Just like buying real estate, web site purchases have their own location value - search, email, and community - and must have value you can increase.

2 Essentials That Make a Web Site Worth Buying

I love how this business grows and changes, waking you up to ideas you don’t see because they are either under the radar, or just not cool enough for everyone to blog about…like the recent G+ bandwagon.

What I’ve discovered, late to the game, is a whole world of people buying and selling web sites. And this isn’t about buying domains, where you have to build a business around that name – highly lucrative, yet a different market.

After creating this video with 3 case studies from Flippa, done live (disclosure: I haven’t worked with Flippa nor know any of the sites mentioned, this is just a quick review),  some folks asked me to break it down to the Essentials, which is what this blog post is about…

This article is a follow up to Key Insights to Buying and Selling Web Sites (the video is the same, the blog post is different), where I look at what factors I would evaluate when buying an existing business, or one that needs revamping. Much of this I learned in Zac Johnson’s book, Flip this Web Site, which I helped him develop in my coaching program – this is not an affiliate link, simply an introduction to a long time, very smart friend.

The 2 Essentials: Buy a Web Site

With Existing Assets and Revenue, or

Improve an Existing Business

Just like buying real estate, web site purchases have their own location value – search, email, and community – and must have value you can increase. Look for something close to the on ramp!

When you buy a house in the real world, you look for location, location, location, number of square feet, bathrooms, and the ability to sell that house down the road for a profit…seems like that market is sort of dead, but it doesn’t take a genius to buy a house, it takes someone who researches, knows the details and flaws (every home, and every web site, has flaws), and is comfortable with the price and business to buy that property.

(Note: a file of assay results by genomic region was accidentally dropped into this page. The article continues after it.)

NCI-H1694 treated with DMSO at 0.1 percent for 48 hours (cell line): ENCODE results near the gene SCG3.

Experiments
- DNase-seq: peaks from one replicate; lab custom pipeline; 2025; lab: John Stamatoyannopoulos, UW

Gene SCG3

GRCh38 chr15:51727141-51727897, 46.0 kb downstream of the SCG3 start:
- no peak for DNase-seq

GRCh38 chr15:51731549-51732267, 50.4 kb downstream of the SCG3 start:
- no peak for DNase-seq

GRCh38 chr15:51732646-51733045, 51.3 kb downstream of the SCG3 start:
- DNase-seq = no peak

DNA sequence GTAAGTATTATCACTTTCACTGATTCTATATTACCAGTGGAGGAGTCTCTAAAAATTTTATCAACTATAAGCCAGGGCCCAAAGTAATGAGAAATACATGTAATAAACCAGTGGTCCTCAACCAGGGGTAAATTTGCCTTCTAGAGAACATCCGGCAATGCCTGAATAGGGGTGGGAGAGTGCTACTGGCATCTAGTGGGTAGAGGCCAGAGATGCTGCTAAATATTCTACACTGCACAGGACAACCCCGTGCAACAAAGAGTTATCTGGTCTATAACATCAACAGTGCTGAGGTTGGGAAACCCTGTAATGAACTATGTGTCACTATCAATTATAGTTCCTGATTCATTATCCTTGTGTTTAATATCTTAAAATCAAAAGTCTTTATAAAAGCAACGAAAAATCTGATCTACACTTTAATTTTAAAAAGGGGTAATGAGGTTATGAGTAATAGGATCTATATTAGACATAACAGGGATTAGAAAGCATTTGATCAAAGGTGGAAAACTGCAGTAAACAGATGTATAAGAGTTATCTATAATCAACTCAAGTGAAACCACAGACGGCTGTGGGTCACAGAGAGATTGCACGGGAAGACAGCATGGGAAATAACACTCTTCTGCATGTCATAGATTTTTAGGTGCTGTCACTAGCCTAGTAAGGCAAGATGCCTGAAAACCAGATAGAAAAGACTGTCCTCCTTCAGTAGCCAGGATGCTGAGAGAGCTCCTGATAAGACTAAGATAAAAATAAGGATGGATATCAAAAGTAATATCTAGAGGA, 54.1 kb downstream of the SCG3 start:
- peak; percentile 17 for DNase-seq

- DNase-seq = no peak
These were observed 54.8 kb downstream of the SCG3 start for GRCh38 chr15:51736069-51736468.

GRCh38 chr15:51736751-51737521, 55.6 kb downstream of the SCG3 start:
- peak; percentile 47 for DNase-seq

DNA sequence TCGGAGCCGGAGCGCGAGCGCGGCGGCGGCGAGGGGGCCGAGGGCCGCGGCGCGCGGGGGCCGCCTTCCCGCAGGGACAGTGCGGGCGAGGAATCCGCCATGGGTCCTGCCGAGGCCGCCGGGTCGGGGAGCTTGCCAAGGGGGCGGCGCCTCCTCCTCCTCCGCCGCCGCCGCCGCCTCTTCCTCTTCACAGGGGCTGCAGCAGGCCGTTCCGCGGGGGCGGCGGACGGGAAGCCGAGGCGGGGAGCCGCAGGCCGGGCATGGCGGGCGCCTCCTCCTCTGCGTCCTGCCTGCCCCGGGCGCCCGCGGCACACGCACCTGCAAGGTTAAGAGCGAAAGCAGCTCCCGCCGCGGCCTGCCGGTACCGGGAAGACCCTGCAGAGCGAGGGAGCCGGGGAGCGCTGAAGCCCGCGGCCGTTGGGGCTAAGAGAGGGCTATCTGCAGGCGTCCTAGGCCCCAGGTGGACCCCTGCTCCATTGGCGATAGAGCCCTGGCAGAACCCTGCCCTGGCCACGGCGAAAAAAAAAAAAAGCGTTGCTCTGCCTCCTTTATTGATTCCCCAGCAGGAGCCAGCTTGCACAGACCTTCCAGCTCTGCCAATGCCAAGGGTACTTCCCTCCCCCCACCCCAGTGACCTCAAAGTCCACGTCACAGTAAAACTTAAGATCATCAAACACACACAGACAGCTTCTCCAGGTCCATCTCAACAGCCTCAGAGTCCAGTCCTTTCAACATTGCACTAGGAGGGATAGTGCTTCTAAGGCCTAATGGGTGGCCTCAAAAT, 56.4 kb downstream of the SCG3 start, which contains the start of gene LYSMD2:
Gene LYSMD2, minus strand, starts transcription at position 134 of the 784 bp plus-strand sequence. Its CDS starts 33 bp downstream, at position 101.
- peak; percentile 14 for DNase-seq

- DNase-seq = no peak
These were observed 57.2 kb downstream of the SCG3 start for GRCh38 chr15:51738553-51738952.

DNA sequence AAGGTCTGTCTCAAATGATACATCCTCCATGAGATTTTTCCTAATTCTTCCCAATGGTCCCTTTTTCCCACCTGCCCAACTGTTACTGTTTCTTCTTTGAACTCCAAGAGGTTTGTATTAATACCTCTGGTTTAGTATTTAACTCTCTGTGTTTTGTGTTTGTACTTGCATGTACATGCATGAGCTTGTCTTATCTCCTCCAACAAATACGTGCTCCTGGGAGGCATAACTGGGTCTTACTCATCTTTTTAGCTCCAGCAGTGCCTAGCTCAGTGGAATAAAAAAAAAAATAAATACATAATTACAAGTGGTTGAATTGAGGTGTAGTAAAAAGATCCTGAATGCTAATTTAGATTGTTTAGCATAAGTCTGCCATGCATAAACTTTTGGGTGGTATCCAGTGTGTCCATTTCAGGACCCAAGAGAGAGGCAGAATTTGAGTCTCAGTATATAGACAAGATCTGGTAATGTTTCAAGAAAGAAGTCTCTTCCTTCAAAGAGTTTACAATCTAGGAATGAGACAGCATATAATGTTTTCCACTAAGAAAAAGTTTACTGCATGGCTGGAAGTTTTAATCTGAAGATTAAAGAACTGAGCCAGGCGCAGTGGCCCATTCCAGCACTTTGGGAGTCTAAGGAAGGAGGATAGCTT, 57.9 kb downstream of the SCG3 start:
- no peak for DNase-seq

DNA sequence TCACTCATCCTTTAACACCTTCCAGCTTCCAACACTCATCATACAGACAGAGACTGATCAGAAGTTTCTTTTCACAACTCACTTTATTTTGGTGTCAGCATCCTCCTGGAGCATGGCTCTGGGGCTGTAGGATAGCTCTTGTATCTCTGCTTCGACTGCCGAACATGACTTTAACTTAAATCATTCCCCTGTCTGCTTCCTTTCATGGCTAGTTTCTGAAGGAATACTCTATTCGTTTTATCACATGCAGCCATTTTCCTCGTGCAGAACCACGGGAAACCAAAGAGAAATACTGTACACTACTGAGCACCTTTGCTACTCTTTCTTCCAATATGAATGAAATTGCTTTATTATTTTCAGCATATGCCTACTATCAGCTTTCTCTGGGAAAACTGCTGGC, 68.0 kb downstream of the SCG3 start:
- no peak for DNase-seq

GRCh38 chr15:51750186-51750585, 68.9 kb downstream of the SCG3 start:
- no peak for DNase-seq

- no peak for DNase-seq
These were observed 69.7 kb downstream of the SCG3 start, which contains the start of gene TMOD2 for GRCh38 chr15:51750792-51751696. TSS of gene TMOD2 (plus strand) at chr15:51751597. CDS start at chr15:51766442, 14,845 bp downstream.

The same thing applies to buying a web site; if you buy an existing business with revenue, you need to evaluate that on revenue, consistent traffic locked in by search or loyalty, or both, and access to an audience.

If you want to fix up a site and leverage what you know to improve the business, you have to place a value on the time, money, and resources you will invest to turn that around. Just like adding a bathroom adds more value to a home than adding a closet, the cost involved in improving a web site must translate into increased revenue (or often, creating revenue), and increased value if you plan on selling.

Because with the Essentials I’m sharing here, the real key is your exit strategy. How long would you like to own this web site, and what would you like to do when you are done? Who would buy it?

From my first blog post: “Here I’m talking about buying a web site that exists, with assets like steady traffic, email lists, and sometimes revenue. The way Flippa lays it out for you is powerful, easy, and safer than anything I’ve seen before, including eBay.”

Here’s the 2 Essentials I see as important to buying and selling a web site:

Essentials 1. Buy a Successful Site Based On

Traffic, Search, Lists, and Revenue

When you buy a site, hopefully you are already experienced in the market you are targeting. In Zac’s book, he talks about buying a jewelry site, where he added his Internet marketing savvy and increased conversion.

Increasing conversion and improving the marketing increases revenue, and he was able to add this to a portfolio of sites generating revenue and traffic.

The same logic applies when you are looking to buy a web site that has traffic and revenue:

RecruitingBlogs.com is the example from the video, that reportedly sold on Flippa for $95,000. What amazed me is that this is a Ning site, which means the hosting and business is based on a low monthly fee, so buying the business means you are locked into Ning, or will have to move the site yourself off of Ning and replicate the various Ning tools like discussions, ads, Member Profiles (which builds your email list).

  1. RecruitingBlogs.com has a community of job recruiters, people involved in finding people jobs, and extensive networking. The jobs market online is lucrative, even in this down market, and these people are the gatekeepers. So the quality of the audience, if you are in that business of contacting recruiters, is high, and the advertising revenue is steady. People buy ads for these kinds of sites, because of the quality of the audience.
  2. Assets that excited me are a large, loyal community built over 4 years; talk about location, location, location! They also have an email list, steady monthly traffic, and steady monthly revenue.